Cooperators Refinery Complex

Tensions ran high as the provincial premiers met with Prime Minister Trudeau in Vancouver on March 2. On the agenda was a national approach to climate change issues. One topic up for discussion was the implementation of a federal carbon tax.

Several provinces have or are in the process of adopting carbon pricing, while Saskatchewan’s Premier Brad Wall opposes such a carbon tax.

“The timing for this is simply not now,” said Wall on Monday, speaking to reporters in Saskatoon. “If there is a national carbon tax that is a part of these agreements, or the declarations that are proposed being signed in Vancouver, I will not be signing them.”

It is unclear at this point what model of carbon taxation the federal government will follow. However, prior to his election, Prime Minister Trudeau vowed to pursue a plan whereby the federal government would set targets and principles and the provinces would have autonomy in designing systems.

To Samuel Gamtessa, an economics professor at the University of Regina who studies environmental and natural resource economics, it is important the provinces’ different economies are taken into consideration with the implementation of a carbon tax.

“We have to design our own approach. The revenue raised here should be put back into the economy here. But we must do it,” said Gamtessa. “If (Wall) is arguing for our independence when it comes to our capacity to levy the tax, use the tax and use it for our economy, that is the right approach.”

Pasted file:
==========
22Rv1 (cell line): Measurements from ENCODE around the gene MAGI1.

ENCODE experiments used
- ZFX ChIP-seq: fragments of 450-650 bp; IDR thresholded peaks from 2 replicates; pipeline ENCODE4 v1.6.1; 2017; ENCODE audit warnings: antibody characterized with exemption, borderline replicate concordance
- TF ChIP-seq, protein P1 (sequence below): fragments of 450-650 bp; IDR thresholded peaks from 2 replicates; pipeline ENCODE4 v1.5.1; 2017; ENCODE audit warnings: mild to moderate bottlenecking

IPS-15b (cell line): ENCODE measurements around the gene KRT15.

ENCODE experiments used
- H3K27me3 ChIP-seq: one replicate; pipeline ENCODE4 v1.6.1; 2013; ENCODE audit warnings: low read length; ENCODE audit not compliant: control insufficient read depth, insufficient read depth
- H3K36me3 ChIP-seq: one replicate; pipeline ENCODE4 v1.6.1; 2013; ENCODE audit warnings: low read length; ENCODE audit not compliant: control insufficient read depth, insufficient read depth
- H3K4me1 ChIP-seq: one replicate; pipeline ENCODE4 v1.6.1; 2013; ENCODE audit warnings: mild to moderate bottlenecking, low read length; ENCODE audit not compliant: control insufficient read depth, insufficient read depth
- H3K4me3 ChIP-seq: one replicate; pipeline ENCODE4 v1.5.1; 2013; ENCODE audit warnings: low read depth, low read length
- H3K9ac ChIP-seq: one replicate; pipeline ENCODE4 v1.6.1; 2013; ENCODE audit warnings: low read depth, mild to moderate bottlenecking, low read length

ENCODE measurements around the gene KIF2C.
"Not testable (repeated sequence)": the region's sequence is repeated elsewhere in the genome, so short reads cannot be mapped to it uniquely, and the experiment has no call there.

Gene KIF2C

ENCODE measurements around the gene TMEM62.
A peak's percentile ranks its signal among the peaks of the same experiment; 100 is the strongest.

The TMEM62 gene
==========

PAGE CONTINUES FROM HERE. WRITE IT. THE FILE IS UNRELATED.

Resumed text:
A major point of concern for Wall and other Saskatchewan residents is that such a tax would damage the provincial economy, taking $1.3 billion out of the provincial economy.

“A lot of our economy is based on fossil fuel development,” said Mark Cotes, a climatologist from the U of R. “You don’t ever see taxes disappear, you see new taxes being invented. This is a new opportunity to tax people, and of course people are buying into it. I doubt (Wall) is going to be listened to, because there is a plurality of people who are for a carbon tax.”

It is argued that a carbon tax is the most effective way to control pollution, and lessening emissions is important here in Saskatchewan with a carbon intensive economy.

“We produce more greenhouse gases than anywhere else,” said David Sauchyn, a senior research scientist at the Prairie Adaption Research Colloborative and geography professor at the U of R. “Per person, the Canadian average is 20 tonnes, and we produce 70 tonnes per person.”

Sauchyn cites BC’s carbon tax as an example of a strategy that works at lessening emissions without harming the economy. “Apparently it’s resulted in a decrease use of fossil fuels and production of carbon dioxide emissions,” said Sauchyn.

“Their economy has been outperforming other provincial economies since they’ve introduced the carbon tax. It depends on what you do with the tax revenue.”

To JoAnn Jaffe, a sociology professor at the U of R, who researches the environment and sustainable development, this new economic environment provides opportunities Saskatchewan should not miss.

“The money would be allocated towards transitioning away from a carbon based economy,” said Jaffe. “There are actually some real opportunities in this transition, and clinging to the oil and gas sector in the way that Saskatchewan has means we’re not taking seriously the opportunities that exist in this economy. We’re going to be out-competed basically.”

Following the minister's meeting in Vancouver, Wall maintains now is not the time for a federal carbon tax, and argues the province is still committed to reducing emissions.

"We have the framework in our province for a levy down the road," said Wall in Vancouver today. "That doesn't mean we advocate not doing anything. We're spending more, I would argue, per capita in Saskatchewan from a public sector standpoint in CO2 mitigation (with carbon capture and storage technology) at Boundary Dam 3...It's not a carbon tax; it's an investment in new technology."